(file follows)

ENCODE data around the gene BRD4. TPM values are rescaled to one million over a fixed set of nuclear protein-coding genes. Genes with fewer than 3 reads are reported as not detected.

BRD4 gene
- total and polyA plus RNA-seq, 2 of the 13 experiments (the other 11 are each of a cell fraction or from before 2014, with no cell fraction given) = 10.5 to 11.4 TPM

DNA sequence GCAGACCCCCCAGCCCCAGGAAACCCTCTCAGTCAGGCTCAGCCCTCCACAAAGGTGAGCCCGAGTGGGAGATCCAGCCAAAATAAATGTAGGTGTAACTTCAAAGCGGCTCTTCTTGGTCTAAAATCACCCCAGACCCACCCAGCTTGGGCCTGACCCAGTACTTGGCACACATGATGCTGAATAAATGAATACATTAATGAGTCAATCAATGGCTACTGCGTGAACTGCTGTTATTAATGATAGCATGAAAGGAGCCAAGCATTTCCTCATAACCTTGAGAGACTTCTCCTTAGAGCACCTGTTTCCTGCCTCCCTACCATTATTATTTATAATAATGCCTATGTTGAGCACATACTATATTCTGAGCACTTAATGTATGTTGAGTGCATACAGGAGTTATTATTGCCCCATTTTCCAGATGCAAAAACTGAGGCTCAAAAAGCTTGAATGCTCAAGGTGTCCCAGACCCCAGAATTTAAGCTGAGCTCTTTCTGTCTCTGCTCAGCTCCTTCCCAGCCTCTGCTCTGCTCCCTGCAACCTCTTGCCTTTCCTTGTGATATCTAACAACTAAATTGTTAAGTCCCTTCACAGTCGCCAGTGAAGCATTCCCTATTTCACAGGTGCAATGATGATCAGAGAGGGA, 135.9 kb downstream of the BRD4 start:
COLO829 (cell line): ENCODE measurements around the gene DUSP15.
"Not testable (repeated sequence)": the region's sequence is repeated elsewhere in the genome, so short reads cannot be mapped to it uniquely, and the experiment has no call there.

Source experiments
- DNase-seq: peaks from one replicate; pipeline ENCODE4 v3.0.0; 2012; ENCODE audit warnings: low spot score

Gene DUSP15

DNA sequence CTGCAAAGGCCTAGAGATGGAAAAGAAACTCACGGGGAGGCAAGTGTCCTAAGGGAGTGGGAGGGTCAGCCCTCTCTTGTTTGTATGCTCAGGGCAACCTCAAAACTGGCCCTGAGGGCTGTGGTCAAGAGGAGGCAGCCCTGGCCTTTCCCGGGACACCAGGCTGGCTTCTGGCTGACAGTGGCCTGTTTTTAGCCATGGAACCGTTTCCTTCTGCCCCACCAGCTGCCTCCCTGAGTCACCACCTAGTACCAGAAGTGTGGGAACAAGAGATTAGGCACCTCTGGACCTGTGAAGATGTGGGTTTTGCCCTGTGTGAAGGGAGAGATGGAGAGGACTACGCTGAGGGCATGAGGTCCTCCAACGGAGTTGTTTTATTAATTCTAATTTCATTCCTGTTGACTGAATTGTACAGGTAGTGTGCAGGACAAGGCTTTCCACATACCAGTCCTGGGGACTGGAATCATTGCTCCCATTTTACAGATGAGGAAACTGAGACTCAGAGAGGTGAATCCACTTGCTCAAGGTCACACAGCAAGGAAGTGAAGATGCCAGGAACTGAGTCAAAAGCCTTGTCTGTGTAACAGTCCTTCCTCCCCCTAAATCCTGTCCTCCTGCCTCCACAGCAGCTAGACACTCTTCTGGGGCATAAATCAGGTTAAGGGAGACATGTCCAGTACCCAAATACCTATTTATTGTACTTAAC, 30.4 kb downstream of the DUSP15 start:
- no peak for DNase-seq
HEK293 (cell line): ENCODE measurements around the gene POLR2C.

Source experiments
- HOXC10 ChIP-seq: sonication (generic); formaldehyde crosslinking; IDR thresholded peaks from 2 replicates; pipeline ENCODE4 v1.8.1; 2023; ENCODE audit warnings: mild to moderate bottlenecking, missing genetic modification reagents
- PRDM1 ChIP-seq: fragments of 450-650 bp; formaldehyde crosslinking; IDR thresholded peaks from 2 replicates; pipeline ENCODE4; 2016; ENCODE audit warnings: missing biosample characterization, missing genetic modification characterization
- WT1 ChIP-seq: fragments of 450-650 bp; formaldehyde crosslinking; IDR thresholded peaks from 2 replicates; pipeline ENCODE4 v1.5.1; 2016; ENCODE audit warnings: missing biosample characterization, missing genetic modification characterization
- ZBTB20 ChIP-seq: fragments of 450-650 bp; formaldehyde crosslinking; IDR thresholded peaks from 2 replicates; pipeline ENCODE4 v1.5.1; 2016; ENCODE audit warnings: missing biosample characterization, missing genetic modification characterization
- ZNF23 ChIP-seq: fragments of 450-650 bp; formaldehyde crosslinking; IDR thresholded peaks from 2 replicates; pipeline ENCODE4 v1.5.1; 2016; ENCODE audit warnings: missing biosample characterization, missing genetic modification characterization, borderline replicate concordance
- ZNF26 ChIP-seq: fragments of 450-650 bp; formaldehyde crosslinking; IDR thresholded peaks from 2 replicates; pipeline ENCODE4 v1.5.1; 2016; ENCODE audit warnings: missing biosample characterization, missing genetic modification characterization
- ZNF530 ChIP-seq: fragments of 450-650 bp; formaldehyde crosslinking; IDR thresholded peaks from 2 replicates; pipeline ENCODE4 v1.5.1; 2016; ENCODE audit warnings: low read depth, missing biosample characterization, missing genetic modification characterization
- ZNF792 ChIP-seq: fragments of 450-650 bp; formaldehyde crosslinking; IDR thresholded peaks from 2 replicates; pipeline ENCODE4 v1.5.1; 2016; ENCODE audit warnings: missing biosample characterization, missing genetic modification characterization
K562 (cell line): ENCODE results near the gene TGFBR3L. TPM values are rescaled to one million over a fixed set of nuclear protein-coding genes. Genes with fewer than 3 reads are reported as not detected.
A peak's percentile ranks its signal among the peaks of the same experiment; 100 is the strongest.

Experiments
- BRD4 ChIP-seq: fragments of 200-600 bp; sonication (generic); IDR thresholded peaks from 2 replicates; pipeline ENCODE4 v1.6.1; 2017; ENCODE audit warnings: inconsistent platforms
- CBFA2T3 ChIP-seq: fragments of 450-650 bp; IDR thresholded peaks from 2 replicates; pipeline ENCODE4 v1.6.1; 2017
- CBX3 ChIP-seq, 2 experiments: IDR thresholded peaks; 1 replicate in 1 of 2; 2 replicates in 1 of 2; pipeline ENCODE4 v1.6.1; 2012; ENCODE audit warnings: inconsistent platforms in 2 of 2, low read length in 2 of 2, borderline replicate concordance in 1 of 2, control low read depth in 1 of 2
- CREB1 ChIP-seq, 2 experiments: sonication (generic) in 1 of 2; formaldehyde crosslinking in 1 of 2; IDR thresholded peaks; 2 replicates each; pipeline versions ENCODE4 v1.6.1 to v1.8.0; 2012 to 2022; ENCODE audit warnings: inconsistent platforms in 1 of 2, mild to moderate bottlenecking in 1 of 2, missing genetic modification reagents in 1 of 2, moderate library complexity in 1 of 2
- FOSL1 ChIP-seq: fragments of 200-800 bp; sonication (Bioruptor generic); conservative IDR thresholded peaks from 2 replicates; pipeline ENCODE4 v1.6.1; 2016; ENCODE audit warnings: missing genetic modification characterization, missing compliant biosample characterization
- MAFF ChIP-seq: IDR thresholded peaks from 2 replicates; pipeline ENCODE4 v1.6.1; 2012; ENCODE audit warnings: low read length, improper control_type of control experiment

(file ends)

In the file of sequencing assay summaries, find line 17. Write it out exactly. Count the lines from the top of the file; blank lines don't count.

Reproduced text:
- ZBTB20 ChIP-seq: fragments of 450-650 bp; formaldehyde crosslinking; IDR thresholded peaks from 2 replicates; pipeline ENCODE4 v1.5.1; 2016; ENCODE audit warnings: missing biosample characterization, missing genetic modification characterization